Worldwatch Craps Itself

So, guess what the geniuses over at the Worldwatch Institute have done for their annual report?

State of the World 2010: Tranforming Cultures: From Consumerism to Sustainability

The core problem we face, these would-be rebels say — without a single shred of evidence, by the way — is that “we continue to think of ourselves mostly as consumers.”

And where does “consumerism” come from, according to Worldwatch?  From a viral illness:

As consumerism has taken root in culture upon culture over the past half-century, it has become a powerful driver of the inexorable increase in demand for resources and production of waste that marks our age. Of course, environmental impacts on this scale would not be possible without an unprecedented population explosion, rising affluence, and breakthroughs in science and technology. But consumer cultures support—and exaggerate—the other forces that have allowed human societies to outgrow their environmental support systems.

Yes, friends, our own stupidity has unleashed a runaway cultural rot, which in turn “allows” things to unfold as they are.  We have met the enemy, and it is us, the “consumers.”

Capitalism?  The word does not appear in any of the promotional material for this allegedly “subversive volume.”

And what is the cure prescribed by these self-described award-winners?  If it weren’t entirely, comically, howlingly unrealistic, it would be damned frightening:

…Preventing the collapse of human civilization requires nothing less than a wholesale transformation of dominant cultural patterns. This transformation would reject consumerism—the cultural orientation that leads people to find meaning, contentment, and acceptance through what they consume—as taboo and establish in its place a new cultural framework centered on sustainability. In the process, a revamped understanding of “natural” would emerge: it would mean individual and societal choices that cause minimal ecological damage or, better yet, that restore Earth’s ecological systems to health. Such a shift—something more fundamental than the adoption of new technologies or government policies, which are often regarded as the key drivers of a shift to sustainable societies—would radically reshape the way people understand and act in the world.

Transforming cultures is of course no small task. It will require decades of effort in which cultural pioneers—those who can step out of their cultural realities enough to critically examine them—work tirelessly to redirect key culture-shaping institutions: education, business, government, and the media, as well as social movements and long-standing human traditions. Harnessing these drivers of cultural change will be critical if humanity is to survive and thrive for centuries and millennia to come and prove that we are, indeed, “worth saving.”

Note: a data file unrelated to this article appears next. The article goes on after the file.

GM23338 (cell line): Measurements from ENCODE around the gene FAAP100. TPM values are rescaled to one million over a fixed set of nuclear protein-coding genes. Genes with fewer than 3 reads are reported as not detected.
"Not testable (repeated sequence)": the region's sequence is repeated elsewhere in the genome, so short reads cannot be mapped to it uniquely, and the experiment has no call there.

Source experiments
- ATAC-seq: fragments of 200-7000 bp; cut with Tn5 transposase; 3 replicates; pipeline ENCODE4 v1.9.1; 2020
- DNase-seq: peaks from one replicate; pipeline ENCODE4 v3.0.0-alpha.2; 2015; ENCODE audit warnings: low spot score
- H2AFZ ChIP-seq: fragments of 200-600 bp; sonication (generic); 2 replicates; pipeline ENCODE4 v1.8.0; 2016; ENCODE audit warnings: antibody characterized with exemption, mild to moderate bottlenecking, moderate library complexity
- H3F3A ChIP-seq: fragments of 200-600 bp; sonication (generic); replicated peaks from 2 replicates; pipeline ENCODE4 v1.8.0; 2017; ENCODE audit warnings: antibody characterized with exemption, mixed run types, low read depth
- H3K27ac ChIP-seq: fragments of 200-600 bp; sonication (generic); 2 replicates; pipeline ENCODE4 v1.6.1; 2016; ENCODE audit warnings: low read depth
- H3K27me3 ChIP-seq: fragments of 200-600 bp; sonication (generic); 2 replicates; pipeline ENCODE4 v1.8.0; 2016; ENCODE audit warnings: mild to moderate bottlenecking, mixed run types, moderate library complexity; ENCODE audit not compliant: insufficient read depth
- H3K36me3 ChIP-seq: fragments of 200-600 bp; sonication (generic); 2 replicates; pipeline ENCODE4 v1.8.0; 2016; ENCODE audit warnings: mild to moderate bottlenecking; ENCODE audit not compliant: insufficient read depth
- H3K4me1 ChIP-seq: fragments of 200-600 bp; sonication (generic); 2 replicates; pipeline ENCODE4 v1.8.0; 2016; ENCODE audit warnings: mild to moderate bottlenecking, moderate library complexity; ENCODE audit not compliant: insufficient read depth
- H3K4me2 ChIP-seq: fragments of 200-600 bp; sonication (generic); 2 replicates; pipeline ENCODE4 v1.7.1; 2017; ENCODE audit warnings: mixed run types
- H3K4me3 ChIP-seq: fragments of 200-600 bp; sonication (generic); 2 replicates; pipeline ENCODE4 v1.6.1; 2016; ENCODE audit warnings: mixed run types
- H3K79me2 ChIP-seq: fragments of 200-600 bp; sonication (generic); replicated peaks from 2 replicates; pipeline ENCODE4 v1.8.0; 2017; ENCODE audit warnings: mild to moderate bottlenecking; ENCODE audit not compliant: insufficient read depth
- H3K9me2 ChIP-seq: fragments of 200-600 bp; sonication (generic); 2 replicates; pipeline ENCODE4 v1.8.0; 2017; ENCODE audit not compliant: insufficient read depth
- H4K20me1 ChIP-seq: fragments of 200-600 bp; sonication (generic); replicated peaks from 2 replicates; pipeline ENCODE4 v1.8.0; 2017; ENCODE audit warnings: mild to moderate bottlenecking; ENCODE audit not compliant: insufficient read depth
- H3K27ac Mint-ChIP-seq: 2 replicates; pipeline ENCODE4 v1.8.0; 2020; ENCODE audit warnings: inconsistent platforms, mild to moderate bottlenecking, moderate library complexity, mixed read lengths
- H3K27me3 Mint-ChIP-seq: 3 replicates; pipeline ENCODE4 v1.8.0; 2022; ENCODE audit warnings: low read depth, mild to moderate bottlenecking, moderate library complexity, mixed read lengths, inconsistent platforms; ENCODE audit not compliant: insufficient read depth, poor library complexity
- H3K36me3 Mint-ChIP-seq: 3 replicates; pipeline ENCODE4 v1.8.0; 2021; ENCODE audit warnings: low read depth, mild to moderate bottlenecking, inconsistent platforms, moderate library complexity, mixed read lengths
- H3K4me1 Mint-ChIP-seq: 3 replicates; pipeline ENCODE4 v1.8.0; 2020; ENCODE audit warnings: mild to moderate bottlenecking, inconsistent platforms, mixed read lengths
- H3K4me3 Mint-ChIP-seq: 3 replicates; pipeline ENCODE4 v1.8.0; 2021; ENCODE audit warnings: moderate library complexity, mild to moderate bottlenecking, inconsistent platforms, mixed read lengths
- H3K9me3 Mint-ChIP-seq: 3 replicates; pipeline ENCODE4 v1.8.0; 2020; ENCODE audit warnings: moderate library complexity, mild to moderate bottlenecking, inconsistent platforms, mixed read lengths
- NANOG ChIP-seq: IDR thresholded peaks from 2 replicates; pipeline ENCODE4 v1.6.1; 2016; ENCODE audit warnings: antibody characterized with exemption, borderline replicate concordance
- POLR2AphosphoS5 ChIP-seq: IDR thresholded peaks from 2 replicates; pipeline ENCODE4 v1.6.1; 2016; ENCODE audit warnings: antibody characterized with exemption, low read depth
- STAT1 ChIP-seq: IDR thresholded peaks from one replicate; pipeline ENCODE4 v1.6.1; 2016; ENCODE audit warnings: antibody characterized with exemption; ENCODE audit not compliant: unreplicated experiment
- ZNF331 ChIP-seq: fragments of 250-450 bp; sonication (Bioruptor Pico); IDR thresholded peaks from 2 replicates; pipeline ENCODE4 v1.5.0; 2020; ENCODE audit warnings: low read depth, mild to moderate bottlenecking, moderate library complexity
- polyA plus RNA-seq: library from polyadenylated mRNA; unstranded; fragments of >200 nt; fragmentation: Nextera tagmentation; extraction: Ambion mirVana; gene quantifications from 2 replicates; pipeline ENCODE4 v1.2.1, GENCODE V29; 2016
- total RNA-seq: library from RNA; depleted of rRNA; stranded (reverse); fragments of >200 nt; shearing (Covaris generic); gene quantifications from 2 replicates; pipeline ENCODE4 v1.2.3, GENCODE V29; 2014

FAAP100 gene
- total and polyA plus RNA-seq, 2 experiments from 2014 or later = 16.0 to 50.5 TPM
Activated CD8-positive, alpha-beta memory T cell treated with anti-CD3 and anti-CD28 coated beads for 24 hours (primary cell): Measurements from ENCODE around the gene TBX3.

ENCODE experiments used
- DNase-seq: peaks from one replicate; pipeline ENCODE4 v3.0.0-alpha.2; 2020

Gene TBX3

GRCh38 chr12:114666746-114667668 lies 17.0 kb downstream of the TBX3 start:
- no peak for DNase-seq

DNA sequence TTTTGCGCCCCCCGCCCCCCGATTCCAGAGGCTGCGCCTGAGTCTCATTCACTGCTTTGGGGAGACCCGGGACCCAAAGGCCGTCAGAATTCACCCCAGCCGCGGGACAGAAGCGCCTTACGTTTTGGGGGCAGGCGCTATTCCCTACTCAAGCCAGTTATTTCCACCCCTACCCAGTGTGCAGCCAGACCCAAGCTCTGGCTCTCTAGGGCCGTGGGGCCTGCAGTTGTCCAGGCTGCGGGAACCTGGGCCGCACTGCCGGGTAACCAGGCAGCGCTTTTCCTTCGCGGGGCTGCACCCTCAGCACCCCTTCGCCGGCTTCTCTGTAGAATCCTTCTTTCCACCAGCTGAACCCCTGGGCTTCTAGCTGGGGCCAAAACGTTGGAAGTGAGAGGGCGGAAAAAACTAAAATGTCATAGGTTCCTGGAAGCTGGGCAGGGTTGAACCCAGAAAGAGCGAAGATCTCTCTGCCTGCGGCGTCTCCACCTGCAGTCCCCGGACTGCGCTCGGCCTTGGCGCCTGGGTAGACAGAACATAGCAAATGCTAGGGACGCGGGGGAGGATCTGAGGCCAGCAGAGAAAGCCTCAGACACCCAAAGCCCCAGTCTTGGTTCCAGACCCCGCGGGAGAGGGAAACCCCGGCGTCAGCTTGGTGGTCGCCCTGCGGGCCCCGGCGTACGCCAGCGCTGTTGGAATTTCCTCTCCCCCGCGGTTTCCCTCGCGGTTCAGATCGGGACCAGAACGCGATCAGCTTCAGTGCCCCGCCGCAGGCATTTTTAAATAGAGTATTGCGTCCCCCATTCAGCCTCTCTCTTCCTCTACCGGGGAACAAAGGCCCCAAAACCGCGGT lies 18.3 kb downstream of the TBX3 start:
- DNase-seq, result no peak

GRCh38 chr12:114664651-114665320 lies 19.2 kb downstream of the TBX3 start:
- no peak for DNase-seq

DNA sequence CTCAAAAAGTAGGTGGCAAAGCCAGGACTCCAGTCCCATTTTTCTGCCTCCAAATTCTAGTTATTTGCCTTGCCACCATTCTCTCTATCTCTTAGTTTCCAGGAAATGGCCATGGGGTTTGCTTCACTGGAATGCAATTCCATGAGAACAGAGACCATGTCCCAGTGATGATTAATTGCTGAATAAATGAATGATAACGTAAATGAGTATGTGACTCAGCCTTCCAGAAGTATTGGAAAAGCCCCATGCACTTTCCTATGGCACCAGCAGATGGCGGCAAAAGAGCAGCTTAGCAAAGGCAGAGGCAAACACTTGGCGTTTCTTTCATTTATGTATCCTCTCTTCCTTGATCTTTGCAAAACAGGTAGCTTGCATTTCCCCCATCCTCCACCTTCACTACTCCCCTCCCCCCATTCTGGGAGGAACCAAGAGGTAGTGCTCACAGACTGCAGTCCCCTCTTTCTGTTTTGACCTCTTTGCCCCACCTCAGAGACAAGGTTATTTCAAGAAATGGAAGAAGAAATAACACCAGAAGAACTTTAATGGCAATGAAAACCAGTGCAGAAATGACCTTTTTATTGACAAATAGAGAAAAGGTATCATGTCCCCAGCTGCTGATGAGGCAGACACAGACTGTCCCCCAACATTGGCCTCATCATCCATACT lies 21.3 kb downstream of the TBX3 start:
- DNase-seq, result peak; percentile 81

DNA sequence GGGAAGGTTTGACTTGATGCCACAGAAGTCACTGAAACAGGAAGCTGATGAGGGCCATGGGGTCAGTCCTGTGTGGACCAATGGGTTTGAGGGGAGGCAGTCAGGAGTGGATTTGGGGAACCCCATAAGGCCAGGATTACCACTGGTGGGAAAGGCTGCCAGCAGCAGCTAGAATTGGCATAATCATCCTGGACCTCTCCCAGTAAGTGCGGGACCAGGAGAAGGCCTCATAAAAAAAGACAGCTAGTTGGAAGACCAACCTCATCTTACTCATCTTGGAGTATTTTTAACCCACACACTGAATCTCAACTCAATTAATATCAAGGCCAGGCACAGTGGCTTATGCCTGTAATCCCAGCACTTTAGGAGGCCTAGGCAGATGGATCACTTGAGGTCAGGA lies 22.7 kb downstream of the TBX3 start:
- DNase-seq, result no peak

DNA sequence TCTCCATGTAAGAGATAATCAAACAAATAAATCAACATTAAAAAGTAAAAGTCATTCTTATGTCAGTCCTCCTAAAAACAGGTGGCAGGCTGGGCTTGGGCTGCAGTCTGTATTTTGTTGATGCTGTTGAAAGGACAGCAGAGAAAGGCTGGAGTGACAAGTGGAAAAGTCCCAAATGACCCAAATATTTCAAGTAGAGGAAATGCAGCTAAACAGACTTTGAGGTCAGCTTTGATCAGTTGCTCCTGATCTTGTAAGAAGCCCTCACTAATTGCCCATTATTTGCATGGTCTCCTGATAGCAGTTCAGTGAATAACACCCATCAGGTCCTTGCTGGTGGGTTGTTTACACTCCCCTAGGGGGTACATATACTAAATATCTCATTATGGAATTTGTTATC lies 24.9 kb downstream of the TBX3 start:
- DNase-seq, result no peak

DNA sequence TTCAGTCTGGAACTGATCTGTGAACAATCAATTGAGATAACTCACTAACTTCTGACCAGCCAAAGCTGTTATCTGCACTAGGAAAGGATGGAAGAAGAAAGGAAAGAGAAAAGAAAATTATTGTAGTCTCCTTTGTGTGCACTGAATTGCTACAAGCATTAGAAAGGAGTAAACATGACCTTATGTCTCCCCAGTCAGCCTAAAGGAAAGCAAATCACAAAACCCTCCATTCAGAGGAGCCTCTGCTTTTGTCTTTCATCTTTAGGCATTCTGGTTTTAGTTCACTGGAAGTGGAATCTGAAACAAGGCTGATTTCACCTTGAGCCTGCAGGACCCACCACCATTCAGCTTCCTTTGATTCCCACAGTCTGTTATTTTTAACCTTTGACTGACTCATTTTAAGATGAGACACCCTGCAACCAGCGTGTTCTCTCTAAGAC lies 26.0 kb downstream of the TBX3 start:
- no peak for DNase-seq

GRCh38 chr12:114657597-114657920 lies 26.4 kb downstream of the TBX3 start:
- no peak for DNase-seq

Alas, this kind of rote, thoughtless, misleading, dishonest, apolitical, and authoritarian drivel is what passes as “subversive” on the topic of corporate capitalism’s ongoing micro-management of off-the-job life/destruction of the planetary ecosphere.  Such crapola causes über-poseur $99 sneaker pimps to ejaculate verbal turds about Worldwatch’s reactionary mental mush somehow being “a cultural mindbomb exploding with devastating force.” Hah and ROFLMFAO, times ten!

Talk about obstacles to change…How, pray tell, are we ever supposed to change the world if our gas-bagging award-winners continue to refuse to help us describe it?

9 Replies to “Worldwatch Craps Itself”

  1. Absolutely craptastic scumola from the Worldwatch Institute, but then –
    1. Lester Brown, its guru, is a green capitalist. A greenwasher. He rattles off shitty facts and then calls for green solutions through green markets and green goodness and green ponies.
    2. You “hope” to “change the world”? Still? How’s that going? Personally, I think the left is full of gasbags, and the right owns both the gas and the bag, so where does that leave us?
    3. Every recent “development,” every recent issue, every recent global conference – beyond pathetic.
    4. No one in their right mind should ever use the dumbass term “sustainable” without risking immediate combustion. We all trail pools of chemical slime – a backwash of industrial waste emanating from each of us, and there is only minor adjustment that we can do as a whole to that noxious, but productive, spew.
    I’ll admit it – I went shopping today. Oh, that’s right – adbusters never goes shopping. Lester Brown shops, though, and buys marzipan figurines hand-made by frogs.

  2. Martin, the left is certainly full of gasbags, and the right certainly owns the means of gassing.

    Nevertheless, my attitude is that, if there’s any chance whatsoever to rescue ourselves, then that’s what I’m going to fight for. Hitler lost, and the CRM beat Jim Crow. So, I choose optimism of the will, pessimism of the intellect. We’re likely to lose, but that’s not certain.

  3. Fine sentiments, MD, but –
    1. Hitler lost, in the sense that he eventually committed suicide. Up until then, his brand of racist fascism ruled the entirety of a country, plus swaths of other global territory. American corporations and academic institutions were all too happy to do business with him, and none of the vaunted German social democratic institutions, nor any of ours, defeated his openly genocidal regime. The Allies became murderous bombers, killing millions of civilians in a race of barbarity on all sides.
    2) Jim Crow is dead, long live the corporate supersystem in which blacks have the great fortune of having one-ninth the wealth of whites.
    3) Down with cliches. How do we as inhabitants of the west “fight” or display “optimism of the will”? Where’s the protest today, my man? Topple a tower, sign a petition, express solidarity, get a new tattoo? To do justice to the word, the only place we “fight” is in our minds, and that is where the vitality of life reigns supreme.
    4) Okay, I lose- who was the CRM?

  4. CRM = Civil Right Movement. Sorry for the acronym.